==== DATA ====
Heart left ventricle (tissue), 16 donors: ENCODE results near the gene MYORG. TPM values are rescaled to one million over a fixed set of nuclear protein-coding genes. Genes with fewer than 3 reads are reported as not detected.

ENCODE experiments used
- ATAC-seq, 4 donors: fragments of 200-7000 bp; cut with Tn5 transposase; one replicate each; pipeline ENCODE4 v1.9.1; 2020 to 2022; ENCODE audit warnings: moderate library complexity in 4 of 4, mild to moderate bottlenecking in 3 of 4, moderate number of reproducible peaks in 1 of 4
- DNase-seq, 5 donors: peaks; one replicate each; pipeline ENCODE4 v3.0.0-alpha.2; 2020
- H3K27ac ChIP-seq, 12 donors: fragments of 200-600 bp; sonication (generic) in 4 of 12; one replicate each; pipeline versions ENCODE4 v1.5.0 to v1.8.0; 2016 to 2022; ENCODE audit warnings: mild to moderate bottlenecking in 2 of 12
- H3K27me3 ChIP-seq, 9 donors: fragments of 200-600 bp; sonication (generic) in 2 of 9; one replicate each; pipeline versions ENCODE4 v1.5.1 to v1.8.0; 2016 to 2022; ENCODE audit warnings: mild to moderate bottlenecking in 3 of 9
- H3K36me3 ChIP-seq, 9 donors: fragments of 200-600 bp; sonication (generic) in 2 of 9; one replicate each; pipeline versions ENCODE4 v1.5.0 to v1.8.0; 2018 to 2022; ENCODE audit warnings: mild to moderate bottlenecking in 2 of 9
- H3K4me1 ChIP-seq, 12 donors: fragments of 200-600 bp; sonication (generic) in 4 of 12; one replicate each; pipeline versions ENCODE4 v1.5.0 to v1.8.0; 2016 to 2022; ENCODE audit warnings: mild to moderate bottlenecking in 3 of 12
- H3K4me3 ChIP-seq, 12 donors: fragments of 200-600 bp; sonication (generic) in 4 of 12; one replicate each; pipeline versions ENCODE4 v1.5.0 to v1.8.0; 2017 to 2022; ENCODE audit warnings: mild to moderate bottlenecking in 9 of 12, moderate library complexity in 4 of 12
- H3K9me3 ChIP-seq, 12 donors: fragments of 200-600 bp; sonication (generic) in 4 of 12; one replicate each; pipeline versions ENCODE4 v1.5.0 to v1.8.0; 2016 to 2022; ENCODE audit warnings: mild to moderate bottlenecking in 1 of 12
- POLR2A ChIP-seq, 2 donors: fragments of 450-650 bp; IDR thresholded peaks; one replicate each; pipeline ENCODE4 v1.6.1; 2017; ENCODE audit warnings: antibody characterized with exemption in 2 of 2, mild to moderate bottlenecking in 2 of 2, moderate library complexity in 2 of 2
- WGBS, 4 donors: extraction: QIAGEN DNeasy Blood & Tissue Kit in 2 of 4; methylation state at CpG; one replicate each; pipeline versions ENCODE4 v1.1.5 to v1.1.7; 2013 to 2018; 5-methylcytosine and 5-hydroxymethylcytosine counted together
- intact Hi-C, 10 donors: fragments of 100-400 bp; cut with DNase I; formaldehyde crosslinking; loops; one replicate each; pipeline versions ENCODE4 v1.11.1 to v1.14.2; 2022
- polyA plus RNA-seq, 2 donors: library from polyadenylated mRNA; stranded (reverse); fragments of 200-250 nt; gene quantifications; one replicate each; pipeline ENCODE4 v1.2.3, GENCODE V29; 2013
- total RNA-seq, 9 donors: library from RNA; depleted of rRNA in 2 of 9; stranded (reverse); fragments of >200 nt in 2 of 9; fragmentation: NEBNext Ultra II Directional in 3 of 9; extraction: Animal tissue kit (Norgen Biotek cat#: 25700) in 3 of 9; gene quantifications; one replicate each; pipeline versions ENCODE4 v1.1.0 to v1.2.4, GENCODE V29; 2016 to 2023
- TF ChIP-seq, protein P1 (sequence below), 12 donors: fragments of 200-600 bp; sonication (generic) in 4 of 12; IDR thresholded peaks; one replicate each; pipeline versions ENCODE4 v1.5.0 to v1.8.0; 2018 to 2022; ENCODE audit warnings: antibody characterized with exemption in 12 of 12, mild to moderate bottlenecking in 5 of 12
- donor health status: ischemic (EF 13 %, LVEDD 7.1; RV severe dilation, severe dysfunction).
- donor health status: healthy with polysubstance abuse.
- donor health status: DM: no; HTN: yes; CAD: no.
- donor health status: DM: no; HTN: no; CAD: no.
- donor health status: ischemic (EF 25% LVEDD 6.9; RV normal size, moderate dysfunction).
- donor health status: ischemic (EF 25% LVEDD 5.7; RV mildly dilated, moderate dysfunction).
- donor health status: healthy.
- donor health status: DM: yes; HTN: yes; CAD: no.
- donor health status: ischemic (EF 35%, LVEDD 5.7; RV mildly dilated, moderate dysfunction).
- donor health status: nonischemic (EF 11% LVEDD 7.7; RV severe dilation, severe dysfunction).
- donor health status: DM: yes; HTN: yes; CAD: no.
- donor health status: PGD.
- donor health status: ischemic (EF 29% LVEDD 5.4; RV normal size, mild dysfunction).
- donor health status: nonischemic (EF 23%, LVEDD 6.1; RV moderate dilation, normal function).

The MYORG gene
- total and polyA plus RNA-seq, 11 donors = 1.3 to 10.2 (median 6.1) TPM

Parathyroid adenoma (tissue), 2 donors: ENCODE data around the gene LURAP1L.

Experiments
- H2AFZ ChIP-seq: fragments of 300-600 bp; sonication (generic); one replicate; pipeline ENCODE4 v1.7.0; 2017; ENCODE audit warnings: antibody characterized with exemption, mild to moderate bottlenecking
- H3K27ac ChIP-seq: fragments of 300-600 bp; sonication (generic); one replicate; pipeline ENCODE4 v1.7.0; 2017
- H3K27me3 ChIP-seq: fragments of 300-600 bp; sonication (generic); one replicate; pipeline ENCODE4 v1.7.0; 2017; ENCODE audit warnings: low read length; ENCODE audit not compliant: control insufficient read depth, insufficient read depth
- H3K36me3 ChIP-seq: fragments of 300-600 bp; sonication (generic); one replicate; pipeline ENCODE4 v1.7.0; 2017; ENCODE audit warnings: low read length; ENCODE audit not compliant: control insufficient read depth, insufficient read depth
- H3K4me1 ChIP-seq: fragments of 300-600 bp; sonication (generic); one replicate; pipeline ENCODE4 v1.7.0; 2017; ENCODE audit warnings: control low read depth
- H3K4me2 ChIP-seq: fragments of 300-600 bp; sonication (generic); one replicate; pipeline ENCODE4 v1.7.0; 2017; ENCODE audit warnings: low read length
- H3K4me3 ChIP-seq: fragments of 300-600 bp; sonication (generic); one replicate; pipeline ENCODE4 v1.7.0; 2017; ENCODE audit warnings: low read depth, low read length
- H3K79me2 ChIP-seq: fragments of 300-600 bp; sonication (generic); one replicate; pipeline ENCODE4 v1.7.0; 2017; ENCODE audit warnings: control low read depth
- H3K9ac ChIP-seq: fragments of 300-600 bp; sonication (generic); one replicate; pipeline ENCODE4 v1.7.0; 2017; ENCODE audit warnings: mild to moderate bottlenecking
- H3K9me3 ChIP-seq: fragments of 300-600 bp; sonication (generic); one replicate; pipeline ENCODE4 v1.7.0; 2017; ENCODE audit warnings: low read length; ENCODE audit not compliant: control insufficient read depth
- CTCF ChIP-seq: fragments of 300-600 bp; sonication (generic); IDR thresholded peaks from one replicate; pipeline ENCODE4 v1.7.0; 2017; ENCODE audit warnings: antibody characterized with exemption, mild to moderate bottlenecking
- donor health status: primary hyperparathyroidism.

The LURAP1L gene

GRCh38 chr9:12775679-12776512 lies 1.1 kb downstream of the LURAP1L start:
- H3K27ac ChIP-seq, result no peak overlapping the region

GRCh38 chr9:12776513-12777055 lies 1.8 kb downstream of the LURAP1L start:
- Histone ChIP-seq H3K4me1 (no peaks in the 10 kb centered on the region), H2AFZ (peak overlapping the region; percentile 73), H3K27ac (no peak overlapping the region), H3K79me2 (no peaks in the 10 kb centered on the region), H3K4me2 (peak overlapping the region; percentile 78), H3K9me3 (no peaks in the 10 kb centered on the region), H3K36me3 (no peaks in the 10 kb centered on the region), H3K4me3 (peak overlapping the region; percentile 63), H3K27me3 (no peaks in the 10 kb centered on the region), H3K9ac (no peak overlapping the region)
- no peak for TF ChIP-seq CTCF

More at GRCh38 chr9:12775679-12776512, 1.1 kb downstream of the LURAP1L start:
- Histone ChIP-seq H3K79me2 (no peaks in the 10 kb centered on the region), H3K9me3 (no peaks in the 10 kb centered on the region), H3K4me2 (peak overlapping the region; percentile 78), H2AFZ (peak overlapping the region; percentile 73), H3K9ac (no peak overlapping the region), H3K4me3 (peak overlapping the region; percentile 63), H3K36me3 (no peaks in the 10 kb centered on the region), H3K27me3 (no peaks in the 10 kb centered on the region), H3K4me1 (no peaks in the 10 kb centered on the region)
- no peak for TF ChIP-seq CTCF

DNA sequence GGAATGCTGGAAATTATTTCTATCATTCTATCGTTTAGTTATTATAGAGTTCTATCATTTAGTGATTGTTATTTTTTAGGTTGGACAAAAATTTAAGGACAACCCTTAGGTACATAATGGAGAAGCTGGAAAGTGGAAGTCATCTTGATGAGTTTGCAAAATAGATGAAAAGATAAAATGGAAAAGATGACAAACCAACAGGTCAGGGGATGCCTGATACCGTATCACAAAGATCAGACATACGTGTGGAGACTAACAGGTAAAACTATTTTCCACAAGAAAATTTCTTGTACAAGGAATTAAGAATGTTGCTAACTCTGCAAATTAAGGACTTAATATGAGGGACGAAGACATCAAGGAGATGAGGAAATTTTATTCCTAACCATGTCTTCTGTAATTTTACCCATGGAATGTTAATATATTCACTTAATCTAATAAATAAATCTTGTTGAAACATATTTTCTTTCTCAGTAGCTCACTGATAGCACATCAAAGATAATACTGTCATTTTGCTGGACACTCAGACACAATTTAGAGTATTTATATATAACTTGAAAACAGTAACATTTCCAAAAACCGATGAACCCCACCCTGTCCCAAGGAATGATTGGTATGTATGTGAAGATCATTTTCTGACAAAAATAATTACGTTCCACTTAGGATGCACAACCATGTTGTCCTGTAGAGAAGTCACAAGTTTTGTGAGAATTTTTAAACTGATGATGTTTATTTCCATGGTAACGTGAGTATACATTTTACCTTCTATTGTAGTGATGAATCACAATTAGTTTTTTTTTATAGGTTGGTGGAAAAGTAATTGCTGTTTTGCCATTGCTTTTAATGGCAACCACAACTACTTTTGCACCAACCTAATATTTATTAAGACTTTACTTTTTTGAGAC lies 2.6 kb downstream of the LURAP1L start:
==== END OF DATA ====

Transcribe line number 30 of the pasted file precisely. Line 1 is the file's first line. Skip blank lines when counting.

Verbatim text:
- donor health status: nonischemic (EF 23%, LVEDD 6.1; RV moderate dilation, normal function).